At the beginning of the 2022-23 season, Sota Yamamoto made the highly-competitive Japanese men’s team for the World Championships, which takes place next week in his home country. Not many would have guessed that the 23-year-old, himself included, would have expected this quick turn around ahead of the season.
Yamamoto had been a very promising and successful skater during his Junior years. At the age of 14, he won the silver medal at the ISU Junior Grand Prix Final in Barcelona, right behind his teammate and friend Shoma Uno. He continued upward, taking the bronze at the 2015 Junior World Championships and climbed the podium again at the 2015-16 Junior Grand Prix Final, capturing the bronze. After turning 16, his promising path into a successful career in figure skating was highlighted with the win of the 2016 Youth Olympic Games in Lillehammer. Then, bad luck reared it’s ugly head.
The skater from Nagoya fractured his right ankle during practice, just days ahead of the 2016 Junior World Championships. He missed the entire following 2016-17 season altogether in what would have been his senior debut. It would prove to be a difficult road back as he couldn’t tie up with his successes in Juniors.
Despite showing excellent jumping technique and, when successfully landed, beautiful quadruple toeloops and Sachlows, he lacked consistency. In the tough field of Japanese men, he was unable to establish himself at the top. However, over the course of the next five years, giving up was never an option.
“Figure skating is life for me,” he said, smiling. “If it wasn’t a good season and I made a lot of mistakes, I could still see where my challenges were and that helped me!”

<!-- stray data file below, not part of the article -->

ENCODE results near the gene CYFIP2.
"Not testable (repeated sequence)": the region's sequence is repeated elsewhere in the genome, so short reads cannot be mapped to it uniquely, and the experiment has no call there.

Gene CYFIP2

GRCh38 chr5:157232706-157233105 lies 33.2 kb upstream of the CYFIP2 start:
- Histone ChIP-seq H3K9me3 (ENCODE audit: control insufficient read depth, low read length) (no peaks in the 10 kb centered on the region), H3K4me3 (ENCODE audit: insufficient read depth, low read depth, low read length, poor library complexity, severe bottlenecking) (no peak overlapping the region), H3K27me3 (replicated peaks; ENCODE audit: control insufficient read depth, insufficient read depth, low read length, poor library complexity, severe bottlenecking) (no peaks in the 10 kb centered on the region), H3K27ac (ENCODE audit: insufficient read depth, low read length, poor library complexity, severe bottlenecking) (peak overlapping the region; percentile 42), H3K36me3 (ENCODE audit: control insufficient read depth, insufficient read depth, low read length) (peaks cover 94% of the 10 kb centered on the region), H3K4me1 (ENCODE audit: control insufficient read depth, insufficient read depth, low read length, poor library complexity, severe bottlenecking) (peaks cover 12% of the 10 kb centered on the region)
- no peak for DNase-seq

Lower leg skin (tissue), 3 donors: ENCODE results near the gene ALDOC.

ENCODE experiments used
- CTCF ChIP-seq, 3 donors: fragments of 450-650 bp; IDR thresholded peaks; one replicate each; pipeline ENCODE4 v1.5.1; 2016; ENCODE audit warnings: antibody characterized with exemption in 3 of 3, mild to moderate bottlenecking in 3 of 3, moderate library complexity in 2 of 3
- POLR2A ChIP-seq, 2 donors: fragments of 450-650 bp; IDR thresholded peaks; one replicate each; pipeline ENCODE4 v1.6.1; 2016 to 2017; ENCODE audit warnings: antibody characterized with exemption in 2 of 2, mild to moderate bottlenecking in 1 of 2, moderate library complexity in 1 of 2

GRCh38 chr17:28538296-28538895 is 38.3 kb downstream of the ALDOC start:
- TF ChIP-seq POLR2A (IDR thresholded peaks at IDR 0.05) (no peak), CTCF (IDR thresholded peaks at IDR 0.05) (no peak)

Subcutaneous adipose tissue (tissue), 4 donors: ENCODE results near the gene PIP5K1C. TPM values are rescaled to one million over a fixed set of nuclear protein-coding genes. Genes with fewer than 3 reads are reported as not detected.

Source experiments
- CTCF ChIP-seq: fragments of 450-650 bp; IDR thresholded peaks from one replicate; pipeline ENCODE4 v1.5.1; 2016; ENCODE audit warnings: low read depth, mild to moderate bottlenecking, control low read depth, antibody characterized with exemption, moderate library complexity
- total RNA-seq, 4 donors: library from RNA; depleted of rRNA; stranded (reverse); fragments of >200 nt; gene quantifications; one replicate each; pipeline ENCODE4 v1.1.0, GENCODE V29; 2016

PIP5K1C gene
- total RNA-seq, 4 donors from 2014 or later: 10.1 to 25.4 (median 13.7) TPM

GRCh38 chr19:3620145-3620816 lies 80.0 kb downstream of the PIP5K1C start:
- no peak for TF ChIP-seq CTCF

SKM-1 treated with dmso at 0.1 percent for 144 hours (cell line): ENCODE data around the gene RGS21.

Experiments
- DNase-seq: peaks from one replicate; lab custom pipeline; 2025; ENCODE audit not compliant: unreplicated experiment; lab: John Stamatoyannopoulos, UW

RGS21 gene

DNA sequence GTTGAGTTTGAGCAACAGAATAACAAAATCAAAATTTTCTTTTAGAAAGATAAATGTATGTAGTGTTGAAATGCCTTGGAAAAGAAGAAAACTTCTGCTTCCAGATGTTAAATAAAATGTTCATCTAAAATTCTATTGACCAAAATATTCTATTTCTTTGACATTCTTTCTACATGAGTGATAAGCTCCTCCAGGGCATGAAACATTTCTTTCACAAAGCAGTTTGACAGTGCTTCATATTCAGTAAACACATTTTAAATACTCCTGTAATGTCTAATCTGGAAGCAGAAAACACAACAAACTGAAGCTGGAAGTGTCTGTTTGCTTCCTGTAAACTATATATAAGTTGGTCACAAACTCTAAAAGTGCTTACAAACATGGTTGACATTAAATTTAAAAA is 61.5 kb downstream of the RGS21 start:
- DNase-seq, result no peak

This season, however, everything started to take a change for the better. Back in July 2022, Yamamoto won an internal Japanese competition, and as a result, was awarded the host spot for NHK Trophy 2022. He was also earned a spot at the Grand Prix de France.
Yamamoto seized the opportunities, delivering near-clean performances at both Grand Prix de France and NHK Trophy for two silver-medal wins. As a result, he qualified for the 2022-23 Grand Prix Final in Torino, where he edged out four of his competitors, including USA’s quad-Axel-prodigy Ilia Malinin, winning another silver medal. History from eight years prior repeating itself, he shared the podium again with with none other than Shoma Uno, who took the gold.
“At the beginning, starting with the Grand Prix season, my goal had been to finally get on the podium,” the skater said, reflecting on his own expectations for the season. “Since I had advanced to the senior class, I had a dark period where I didn’t make it to the podium. Now, becoming second in the Grand Prix Final was more than I had originally expected. The fact that I was chosen for the World Championships makes me more than happy, so I want to show a performance that shows my personality.”
Despite finishing off the podium in fifth place at the Japanese nationals, his amazing success earlier in the season had guarantied Yamamoto his spot at his very first senior World Championships. A fairly tale come true for the skater after his last World Championships appearance in Juniors.